Thursday , June 17 2021

Star for Michael Douglas on the Hollywood Walk of Fame



Actor Michael Douglas earned his star on the Hollywood Walk of Fame for his 50-year career in show business.

Douglas was accompanied by his father Kirk Douglaes and his wife, actress Catherine Zeta-Jones. Jane Fonda, who starred with Douglas in the drama of 1979's "The Chinese Syndrome," also produced by Douglas, was also present. NBCUniversal Vice President Ron Meyer, former agent Douglas, was also present.

"It's a great honor and I do not become younger, so I enjoy it with my family," Douglas said.

A 74-year-old star said she was lucky to be part of "Hollywood and New Hollywood," and praised the walk of glory as a connection between the stars of the past and the present.

The star has been 2,648 since 1961 and is a few feet from Kirk star, says Ana Martinez, producer of the Hollywood Walk of Fame. Kirk Douglas was among the first 1,588 stars when the track of glory was completed in 1961.

The ceremony took place 10 days before the new Comedy Douglas comedy "The Kominsky Method", which will be broadcast on Netflix.

Douglas was chosen to win the star in 2003, but the recipients are five years old to change their ceremony. At the end of five years, Martinez said he had asked the Paseo de la Fame Selection Committee for a star restoration – a request that had been accepted.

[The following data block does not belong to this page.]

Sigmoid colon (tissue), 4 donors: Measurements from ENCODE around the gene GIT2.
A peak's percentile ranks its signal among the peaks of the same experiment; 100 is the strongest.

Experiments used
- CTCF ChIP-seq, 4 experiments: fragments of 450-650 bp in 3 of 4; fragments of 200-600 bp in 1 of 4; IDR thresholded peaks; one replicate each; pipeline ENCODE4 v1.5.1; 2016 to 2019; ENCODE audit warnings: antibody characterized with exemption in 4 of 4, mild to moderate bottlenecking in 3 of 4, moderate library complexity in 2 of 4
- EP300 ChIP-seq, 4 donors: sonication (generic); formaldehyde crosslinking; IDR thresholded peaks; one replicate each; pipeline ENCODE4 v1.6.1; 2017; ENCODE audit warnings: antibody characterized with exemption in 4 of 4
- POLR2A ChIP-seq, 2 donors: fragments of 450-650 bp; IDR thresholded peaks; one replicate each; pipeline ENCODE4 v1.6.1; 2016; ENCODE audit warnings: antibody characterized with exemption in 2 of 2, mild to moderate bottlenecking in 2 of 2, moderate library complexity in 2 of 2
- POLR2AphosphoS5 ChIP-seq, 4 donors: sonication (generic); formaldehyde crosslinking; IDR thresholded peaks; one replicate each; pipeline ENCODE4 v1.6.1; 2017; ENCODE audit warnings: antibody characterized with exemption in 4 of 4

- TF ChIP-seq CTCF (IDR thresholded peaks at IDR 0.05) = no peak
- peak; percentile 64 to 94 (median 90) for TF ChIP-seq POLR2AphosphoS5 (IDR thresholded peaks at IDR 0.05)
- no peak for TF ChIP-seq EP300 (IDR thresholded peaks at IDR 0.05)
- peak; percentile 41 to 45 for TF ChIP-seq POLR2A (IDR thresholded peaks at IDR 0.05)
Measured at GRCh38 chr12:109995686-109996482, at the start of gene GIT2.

Douglas won Oscar for best actor in 1988 for his performance as financier Gordon Gekko on Wall Street. In 1976, he also won Oscar as the producer of the best film "One Overflight Over the Cuckoo's Nest".

Other popular films include Fatal Attraction, Basic Instint, Romancing the Stone, and the sequel to "The Jewel of the Nile" and "The American President".

It was also known to young film enthusiasts by his interpretations as entomologist and physicist Hank Pym in "Ant-Man" and "Ant-Man and Wasp".

Douglas graduated from the University of California Santa Barbara in 1968 and then moved to New York to continue dramatic training. His great television role came in 1969 by producing "CBS Playhouse", "The Experiment" as a young scientist who postponed his liberal principles of working in a chemical society.

Douglas's best-known television role was assistant inspector Steve Keller at the Streets of San Francisco criminal gang in 1972-1977, which brought him three Emmy nominees as an outstanding actor in drama.

Douglas won an important guest actor in the comedy series Emmy. nomination in 2002 for a gay police detective in Will & Grace. In 2013, he earned an excellent actor in a miniseries or film, playing piano Liberaci in "Behind the Candle".

Douglas also received a nomination for Emmy in 2002 as a guest actor in a comedy series for his portrait as a gay police detective in "Will & Grace," and was recognized as a leading actor in a miniseries or a film in 2013 to interpret pianist Liberace in "Behind the candle ".


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